Flood Insurance.  While water damage to your home and its contents are not covered under your homeowners’ policy, a separate flood insurance policy is available through the National Flood Insurance Program from the Federal Emergency Management Agency (FEMA).  This insurance is available to homeowners and renters for both personal and commercial properties, and usually is in effect within 30 days of purchase. The cost of insurance varies, depending on the amount of insurance purchased, selected coverage, and a property’s flood risk.

There should be a toll-free claims number on your insurance policy. Most companies will also require that you notify them in writing describing what has occurred.

The following tips can help the claims process go more smoothly:

  • Review your policy to ensure you understand what’s covered and what isn’t. If you’re not sure, ask your agent to explain.  
  • Have your policy number ready before you call the insurance company and be prepared to answer questions about the damage.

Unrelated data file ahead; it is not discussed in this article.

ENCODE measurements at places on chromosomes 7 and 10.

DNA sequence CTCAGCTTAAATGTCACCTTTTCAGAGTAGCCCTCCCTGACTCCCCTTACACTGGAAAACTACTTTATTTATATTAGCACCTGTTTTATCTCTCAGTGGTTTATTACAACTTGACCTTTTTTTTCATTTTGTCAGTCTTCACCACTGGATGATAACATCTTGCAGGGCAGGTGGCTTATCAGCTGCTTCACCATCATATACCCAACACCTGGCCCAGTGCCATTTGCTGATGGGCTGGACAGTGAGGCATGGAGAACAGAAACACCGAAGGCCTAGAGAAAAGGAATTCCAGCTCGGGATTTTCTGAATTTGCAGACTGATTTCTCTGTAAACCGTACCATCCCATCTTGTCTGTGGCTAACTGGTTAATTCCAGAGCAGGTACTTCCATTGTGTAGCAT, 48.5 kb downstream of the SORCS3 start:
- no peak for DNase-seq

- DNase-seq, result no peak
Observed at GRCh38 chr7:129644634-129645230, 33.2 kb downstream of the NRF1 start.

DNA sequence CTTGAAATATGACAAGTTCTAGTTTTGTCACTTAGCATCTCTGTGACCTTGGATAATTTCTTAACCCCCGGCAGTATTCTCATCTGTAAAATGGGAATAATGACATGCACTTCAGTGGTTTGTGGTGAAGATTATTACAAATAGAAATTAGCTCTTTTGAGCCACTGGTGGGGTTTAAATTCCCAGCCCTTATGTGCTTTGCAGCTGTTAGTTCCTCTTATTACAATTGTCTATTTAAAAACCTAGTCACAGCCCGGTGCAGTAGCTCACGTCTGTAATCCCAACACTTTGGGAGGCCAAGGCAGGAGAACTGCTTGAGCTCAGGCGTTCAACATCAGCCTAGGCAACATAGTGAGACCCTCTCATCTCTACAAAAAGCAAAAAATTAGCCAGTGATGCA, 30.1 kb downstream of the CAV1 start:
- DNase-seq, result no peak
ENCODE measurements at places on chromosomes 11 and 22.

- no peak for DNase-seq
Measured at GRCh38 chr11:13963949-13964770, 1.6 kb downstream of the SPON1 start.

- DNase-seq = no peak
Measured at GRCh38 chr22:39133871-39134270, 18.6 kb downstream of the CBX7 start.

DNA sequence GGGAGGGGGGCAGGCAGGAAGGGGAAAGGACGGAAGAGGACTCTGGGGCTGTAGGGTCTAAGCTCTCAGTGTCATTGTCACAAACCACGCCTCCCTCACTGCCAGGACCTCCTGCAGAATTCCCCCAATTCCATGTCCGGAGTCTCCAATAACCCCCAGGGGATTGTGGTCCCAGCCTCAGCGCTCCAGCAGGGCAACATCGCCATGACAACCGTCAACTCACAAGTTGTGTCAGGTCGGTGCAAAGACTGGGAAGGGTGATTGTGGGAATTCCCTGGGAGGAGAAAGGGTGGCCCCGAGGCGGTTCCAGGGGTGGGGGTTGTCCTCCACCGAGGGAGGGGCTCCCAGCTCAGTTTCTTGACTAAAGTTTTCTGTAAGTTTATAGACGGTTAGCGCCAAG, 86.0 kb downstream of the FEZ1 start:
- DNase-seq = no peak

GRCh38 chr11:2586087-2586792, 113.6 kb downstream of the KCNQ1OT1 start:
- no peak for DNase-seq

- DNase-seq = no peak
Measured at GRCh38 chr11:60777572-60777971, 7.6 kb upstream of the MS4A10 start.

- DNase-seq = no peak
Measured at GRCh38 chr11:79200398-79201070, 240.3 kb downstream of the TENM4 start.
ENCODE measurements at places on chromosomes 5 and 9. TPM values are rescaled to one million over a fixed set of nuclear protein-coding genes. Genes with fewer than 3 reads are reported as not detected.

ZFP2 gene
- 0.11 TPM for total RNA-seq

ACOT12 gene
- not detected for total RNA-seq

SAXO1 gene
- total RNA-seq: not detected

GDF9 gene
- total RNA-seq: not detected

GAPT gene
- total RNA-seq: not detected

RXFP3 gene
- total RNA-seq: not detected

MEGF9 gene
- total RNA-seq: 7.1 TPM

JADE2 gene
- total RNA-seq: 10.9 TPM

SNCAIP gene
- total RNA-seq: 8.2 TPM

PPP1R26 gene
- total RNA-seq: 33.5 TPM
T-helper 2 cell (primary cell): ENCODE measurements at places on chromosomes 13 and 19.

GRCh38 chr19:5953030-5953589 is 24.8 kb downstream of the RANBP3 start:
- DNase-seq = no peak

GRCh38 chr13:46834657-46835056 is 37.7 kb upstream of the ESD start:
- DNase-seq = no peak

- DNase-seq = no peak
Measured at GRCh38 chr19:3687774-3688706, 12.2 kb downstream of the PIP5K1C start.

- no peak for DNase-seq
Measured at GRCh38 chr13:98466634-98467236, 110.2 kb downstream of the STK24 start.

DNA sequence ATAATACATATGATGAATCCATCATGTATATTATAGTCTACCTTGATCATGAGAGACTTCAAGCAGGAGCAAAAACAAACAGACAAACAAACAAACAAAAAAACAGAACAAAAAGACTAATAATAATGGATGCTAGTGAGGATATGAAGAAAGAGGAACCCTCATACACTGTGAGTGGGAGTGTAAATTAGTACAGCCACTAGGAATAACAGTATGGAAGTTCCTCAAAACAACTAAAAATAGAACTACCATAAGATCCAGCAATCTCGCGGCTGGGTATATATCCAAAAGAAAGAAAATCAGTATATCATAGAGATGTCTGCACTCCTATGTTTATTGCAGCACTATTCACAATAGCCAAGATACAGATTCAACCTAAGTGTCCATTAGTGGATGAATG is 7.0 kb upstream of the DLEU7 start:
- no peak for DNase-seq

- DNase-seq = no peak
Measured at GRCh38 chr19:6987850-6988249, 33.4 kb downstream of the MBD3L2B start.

• Photograph or videotape damaged areas and personal property before you make repairs, particularly if you repair damage before the insurance adjuster has seen the damage. 
  • Store all personal items you removed from the dwelling until your insurance adjuster has seen them. 
  • Make reasonable, necessary repairs to prevent further dwelling and property damage, but don’t make large structural or permanent repairs until the insurance company approves these. 
  • Keep a record of all personal repair expenses, with associated receipts. 
  • Keep a log that lists everyone you spoke with at your insurance company and, if applicable, your HOA’s management company. Note the time, date, name of the person, and what was discussed. Confirm important details in writing, and preserve copies of all written communications.

Protecting Your Home from Water Damage

Inspect your home regularly for signs and sources of moisture. After rain, check for water stains in your ceilings, walls, and around windows. Create a maintenance schedule to check the following sources of water leaks on a regular basis and contact a service company with any questions or concerns:

  • Hot water heaters. Hot water heaters may rust or develop cracks over time. Check annually for rust and deterioration. Check the drain pan for water and ensure that the drain line for the overflow pan is not clogged. Drain and clean the water heater as recommended by the manufacturer.